@article{10.7717/peerj.1114,
title = {A comparison of observation-level random effect and Beta-Binomial models for modelling overdispersion in Binomial data in ecology & evolution},
author = {Harrison, Xavier A.},
year = 2015,
month = jul,
keywords = {Overdispersion, Beta-Binomial model, Effect size, Ecological modelling, Bayesian Hierarchical model, Mixed effect model, Random intercept, Variance component},
abstract = {
Overdispersion is a common feature of models of biological data, but researchers often fail to model the excess variation driving the overdispersion, resulting in biased parameter estimates and standard errors. Quantifying and modeling overdispersion when it is present is therefore critical for robust biological inference. One means to account for overdispersion is to add an observation-level random effect (OLRE) to a model, where each data point receives a unique level of a random effect that can absorb the extra-parametric variation in the data. Although some studies have investigated the utility of OLRE to model overdispersion in Poisson count data, studies doing so for Binomial proportion data are scarce. Here I use a simulation approach to investigate the ability of both OLRE models and Beta-Binomial models to recover unbiased parameter estimates in mixed effects models of Binomial data under various degrees of overdispersion. In addition, as ecologists often fit random intercept terms to models when the random effect sample size is low (<5 levels), I investigate the performance of both model types under a range of random effect sample sizes when overdispersion is present. Simulation results revealed that the efficacy of OLRE depends on the process that generated the overdispersion; OLRE failed to cope with overdispersion generated from a Beta-Binomial mixture model, leading to biased slope and intercept estimates, but performed well for overdispersion generated by adding random noise to the linear predictor. Comparison of parameter estimates from an OLRE model with those from its corresponding Beta-Binomial model readily identified when OLRE were performing poorly due to disagreement between effect sizes, and this strategy should be employed whenever OLRE are used for Binomial data to assess their reliability. Beta-Binomial models performed well across all contexts, but showed a tendency to underestimate effect sizes when modelling non-Beta-Binomial data. Finally, both OLRE and Beta-Binomial models performed poorly when models contained <5 levels of the random intercept term, especially for estimating variance components, and this effect appeared independent of total sample size. These results suggest that OLRE are a useful tool for modelling overdispersion in Binomial data, but that they do not perform well in all circumstances and researchers should take care to verify the robustness of parameter estimates of OLRE models.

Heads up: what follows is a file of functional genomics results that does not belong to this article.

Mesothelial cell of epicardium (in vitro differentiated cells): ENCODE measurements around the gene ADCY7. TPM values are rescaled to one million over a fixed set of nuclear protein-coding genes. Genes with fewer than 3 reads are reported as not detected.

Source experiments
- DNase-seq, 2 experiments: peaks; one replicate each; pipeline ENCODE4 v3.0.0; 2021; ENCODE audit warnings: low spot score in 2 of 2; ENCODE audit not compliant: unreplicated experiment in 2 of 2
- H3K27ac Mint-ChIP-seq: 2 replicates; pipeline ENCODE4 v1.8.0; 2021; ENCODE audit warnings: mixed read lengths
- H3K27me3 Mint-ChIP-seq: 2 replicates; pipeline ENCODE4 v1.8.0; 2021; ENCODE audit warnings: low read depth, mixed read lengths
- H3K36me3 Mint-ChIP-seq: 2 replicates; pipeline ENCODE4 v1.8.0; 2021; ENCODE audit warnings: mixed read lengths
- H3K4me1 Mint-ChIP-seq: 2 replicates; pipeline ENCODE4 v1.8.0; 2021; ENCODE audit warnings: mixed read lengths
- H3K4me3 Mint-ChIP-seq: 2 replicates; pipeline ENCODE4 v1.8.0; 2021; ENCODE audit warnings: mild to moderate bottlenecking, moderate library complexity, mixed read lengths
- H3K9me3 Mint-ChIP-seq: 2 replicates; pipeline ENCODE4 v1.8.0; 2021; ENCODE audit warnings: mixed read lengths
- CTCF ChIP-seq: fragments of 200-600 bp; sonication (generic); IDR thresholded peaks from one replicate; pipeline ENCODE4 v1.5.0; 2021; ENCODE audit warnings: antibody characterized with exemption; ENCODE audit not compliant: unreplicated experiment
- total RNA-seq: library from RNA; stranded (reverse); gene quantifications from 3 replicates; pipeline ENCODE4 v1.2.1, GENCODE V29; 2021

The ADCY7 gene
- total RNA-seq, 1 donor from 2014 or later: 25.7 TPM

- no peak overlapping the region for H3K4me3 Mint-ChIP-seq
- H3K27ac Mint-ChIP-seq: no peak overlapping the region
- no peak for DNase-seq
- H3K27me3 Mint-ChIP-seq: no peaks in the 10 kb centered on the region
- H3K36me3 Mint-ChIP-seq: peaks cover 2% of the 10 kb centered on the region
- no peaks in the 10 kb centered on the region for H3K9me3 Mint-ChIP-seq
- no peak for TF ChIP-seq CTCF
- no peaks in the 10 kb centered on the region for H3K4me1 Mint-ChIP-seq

},
volume = 3,
pages = {e1114},
journal = {PeerJ},
issn = {2167-8359},
url = {https://doi.org/10.7717/peerj.1114},
doi = {10.7717/peerj.1114}
}